My report on trouble in Córdoba, Spain during the quarantine measures became a story for the Aruba Today newspaper’s “Arubans Abroad” section.
My thanks to AruToday journalist Linda Reijnders!
*much-used-photo credit : Margo Van Berkum
On the website of Arrowsmith Press, from Boston, find
two translations of influential Peruvian surrealist Blanca Varela’s poem “Monsieur Monod No Sabe Cantar” one mine and the other by Lisa Allen-Ortíz
I had previously written a short essay about Blanca Varela for the series “Notes on a Journey to the Ever-Dying Lands”in the blog of Anomalous Press. https://medium.com/anomalyblog/notes-on-a-return-to-the-ever-dying-land-da2c4b74690a #Anomalous #Arrowsmith #Areosmith #BlancaVarela #Peru #poet
Three poems from the collection Mare Nostrum / Costa Nostra
and drawings, in Berfrois, British poetry magazine, link here
Thanks to the editor @RussellBennets and Paul Hawkins, my publisher aka Hesterglock
Review by Leonardo Boix, British-Argentinean cultural critic of the Morning Star.
In the article, Boix reviews fiction by Jorge Consiglio; poetry by Arturo Desimone; and Argentinean dramatists
To T.S. Eliot
Eminence becomes you. Now when the rock is struck
your young sardonic voice which broke on beauty
floats amid incense and speaks oracles
as though a god
utters from Russell Square and condescends,
high in the solemn cathedral of the air,
his holy octaves to a million radios.
I am not one accepted in your parish.
Bleistein is my relative and I share
the protozoic slime of Shylock, a page
in Sturmer, and, underneath the cities,
a billet somewhat lower than the rats.
Blood in the sewers. Pieces of our flesh
float with the ordure on the Vistula.
You had a sermon but it was not this.
It would seem, then, yours is a voice
remote, singing another river
and the gilded wreck of princes only
for Time’s ruin. It is hard to kneel
when knees are stiff.
But London Semite Russian Pale, you will say
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Born to the Pampas in 1920, Olga Orozco spent her adolescence in the coastal city of Bahía Blanca in Argentina, and made her artistic debut in the so-called “Generation of the 1940s” alongside authors like Enrique Molina and Edgar Bayley, as well as Alejandra Pizarnik (perhaps the internationally most-famous Argentinean poet) after whose tragic and youthful suicide Orozco dedicated the poem “Pavana del hoy para una infanta difunta que amo y lloro”
Pavanne for a girl-child who I love and mourn today.
Orozco’s encounter with European and Latin American schools of surrealism redefined her poetry—the surreal, the strange, and the nocturnal became, perhaps, her poetry’s most defining characteristics. Fond of talismans, masques and pseudonyms — she was said to be juggling about 8 of them at a given moment — she used…
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We have reached a point at which we all act as agents of the Press– no non-journalists can be found. There is only a prevailing hierarchy of journalists, the vast majority unpaid, and yet networking assiduously on social media. This does not merely count for Western societies–perhaps to the contrary, the rule holds doubly so for the non-Western societies, making the hierarchy of total enlistment in mass-journalism all the more apparent when every citizen of the Arab world or in Africa acts a journalist via social media. In the mass of journalists, only anti-authoritarian and anti-hierarchical slogans and self-definitions can be heard. The established press lords, through salaried pundits, simultaneously support censorship, while making claims of preserving “the Truth” against the “post-Truth” of an authoritarian dictatorship’s state of exception to the establishment. The word “pundit” harks back to its etymological meaning, from Hindi “pandit” which entered English thanks to the bureaucracy of colonialism.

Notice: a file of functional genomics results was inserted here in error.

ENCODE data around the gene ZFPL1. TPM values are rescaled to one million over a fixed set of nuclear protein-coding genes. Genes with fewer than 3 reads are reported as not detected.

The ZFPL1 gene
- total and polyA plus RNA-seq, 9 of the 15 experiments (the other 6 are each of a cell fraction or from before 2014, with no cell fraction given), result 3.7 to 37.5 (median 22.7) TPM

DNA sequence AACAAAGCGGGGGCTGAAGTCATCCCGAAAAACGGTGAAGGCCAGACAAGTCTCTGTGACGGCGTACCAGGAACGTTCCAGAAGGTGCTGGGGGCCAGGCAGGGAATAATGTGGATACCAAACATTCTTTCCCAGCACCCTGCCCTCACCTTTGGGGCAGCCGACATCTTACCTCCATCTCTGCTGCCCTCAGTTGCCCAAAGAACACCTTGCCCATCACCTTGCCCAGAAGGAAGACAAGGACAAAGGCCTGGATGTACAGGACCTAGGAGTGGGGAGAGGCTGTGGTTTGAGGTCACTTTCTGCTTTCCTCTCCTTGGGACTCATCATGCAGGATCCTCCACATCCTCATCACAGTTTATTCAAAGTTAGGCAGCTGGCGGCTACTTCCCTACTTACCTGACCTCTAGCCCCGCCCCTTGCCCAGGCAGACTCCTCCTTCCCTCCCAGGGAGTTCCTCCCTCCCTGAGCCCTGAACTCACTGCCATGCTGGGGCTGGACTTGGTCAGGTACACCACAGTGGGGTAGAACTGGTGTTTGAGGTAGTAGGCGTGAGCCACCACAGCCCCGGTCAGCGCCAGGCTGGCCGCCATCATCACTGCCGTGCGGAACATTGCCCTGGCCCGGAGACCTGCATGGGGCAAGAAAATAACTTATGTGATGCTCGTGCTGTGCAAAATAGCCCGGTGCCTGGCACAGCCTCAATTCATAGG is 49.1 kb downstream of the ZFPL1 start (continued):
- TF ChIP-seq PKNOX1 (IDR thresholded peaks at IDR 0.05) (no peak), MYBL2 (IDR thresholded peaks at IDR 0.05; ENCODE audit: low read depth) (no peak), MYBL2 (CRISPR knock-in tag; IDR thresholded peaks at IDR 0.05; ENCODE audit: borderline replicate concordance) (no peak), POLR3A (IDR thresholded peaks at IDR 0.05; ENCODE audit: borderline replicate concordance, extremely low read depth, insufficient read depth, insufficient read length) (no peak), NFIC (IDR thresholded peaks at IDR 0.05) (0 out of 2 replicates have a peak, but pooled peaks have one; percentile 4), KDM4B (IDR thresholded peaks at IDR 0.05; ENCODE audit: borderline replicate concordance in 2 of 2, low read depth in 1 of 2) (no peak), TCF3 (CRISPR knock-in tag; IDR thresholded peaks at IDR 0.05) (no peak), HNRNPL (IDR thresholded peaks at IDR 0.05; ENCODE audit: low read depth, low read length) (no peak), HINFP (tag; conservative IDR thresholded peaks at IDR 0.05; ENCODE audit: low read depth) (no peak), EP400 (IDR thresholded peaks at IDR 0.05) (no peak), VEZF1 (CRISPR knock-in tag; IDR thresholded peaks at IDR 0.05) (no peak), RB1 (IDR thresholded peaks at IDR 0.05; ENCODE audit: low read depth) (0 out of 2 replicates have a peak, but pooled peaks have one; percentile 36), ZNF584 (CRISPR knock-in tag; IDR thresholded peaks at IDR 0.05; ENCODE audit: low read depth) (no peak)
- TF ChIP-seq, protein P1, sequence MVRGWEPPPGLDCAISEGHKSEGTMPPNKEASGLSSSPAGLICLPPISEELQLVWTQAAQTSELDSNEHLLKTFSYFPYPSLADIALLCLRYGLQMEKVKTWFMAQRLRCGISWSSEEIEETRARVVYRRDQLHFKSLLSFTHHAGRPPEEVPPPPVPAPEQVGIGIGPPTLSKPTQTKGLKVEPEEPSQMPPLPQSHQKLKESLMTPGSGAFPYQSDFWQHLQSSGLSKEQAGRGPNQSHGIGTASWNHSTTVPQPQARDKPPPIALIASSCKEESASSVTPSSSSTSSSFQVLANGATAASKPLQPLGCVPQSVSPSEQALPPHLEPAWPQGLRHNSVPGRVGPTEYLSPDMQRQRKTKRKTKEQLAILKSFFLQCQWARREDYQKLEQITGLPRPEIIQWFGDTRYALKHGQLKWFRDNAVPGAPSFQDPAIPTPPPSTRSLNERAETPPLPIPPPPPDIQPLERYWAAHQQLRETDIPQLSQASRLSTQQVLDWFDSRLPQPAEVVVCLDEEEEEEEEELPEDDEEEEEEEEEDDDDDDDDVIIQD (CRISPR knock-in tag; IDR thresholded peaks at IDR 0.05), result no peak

The opponents and competitors of the established press, meanwhile make similar claims. The amateur press we all belong to (without the rights granted by a press card and without other journalistic freedoms, only duties ) by definition identifies as liberal, or progressive, even when promiscuous with authoritarianism and fetishistic towards “expert opinion”, and contemptuous of free thought. The audience itself is enlisted and militates, at least virtually.
Publication of my review of the book of poems and photography ”Album of Fences” by Mexican-US poet contemporary artist Omar Pimienta, with the editor’s selection from the Album, published in bilingual edition with Cardboard House Press
(In the audio files, Pimienta recites his poems in Spanish, I recite the English)
where even the hypocrisy is sweet.” Arturo Desimone travels fearlessly between genres, too, with sketches deepening the reading experience and a postscript essay on Tunisia
before and after the ‘Arab Spring’ adding context to the poems (and offering the controversial but sound claim that the Arab Spring was catalysed by the events of 2003 in Iraq). Desimone is wholly original: his poems simultaneously draw on a breathtaking, freewheeling sense of linguistic innovation, and on a timeless well of imagery and mythology.”
link url to African Books Collective (distributor) http://www.africanbookscollective.com/books/ouafa-and-thawra-about-a-lover-from-tunisia